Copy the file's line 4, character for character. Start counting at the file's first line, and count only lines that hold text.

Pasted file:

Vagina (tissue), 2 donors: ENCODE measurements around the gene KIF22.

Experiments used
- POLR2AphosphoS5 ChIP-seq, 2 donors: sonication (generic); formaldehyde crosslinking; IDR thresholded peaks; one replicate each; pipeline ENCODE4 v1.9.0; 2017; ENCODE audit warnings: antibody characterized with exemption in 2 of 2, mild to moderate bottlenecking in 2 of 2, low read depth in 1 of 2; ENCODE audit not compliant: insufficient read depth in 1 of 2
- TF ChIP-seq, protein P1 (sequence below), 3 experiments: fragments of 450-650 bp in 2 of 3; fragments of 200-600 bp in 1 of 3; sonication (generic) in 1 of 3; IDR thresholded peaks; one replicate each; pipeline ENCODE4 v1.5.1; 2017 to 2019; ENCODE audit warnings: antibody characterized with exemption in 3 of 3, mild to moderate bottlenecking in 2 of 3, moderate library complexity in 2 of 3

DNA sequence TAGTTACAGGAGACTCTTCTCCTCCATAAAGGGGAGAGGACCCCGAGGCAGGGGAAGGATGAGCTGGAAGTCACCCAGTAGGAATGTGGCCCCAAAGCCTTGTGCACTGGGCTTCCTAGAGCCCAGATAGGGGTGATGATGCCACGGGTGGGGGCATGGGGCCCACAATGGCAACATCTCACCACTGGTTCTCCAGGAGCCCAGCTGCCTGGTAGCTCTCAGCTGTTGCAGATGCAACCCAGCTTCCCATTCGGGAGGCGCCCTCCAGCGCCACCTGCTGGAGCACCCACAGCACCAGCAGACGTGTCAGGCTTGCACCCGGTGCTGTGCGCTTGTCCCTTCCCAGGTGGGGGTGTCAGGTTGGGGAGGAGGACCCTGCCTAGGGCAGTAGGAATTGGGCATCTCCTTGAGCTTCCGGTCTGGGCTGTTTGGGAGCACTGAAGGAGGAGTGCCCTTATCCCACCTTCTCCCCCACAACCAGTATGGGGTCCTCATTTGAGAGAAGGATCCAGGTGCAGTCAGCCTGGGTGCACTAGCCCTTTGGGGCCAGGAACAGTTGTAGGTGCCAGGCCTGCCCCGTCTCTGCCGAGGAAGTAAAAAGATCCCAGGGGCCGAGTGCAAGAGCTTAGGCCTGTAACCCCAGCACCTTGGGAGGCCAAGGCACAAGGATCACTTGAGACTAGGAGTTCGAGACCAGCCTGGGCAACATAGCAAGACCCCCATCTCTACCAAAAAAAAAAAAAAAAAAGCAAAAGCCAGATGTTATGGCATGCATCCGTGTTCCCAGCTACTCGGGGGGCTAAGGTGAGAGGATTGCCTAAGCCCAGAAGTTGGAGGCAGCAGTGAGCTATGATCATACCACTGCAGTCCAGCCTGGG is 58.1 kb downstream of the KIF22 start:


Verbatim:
- TF ChIP-seq, protein P1 (sequence below), 3 experiments: fragments of 450-650 bp in 2 of 3; fragments of 200-600 bp in 1 of 3; sonication (generic) in 1 of 3; IDR thresholded peaks; one replicate each; pipeline ENCODE4 v1.5.1; 2017 to 2019; ENCODE audit warnings: antibody characterized with exemption in 3 of 3, mild to moderate bottlenecking in 2 of 3, moderate library complexity in 2 of 3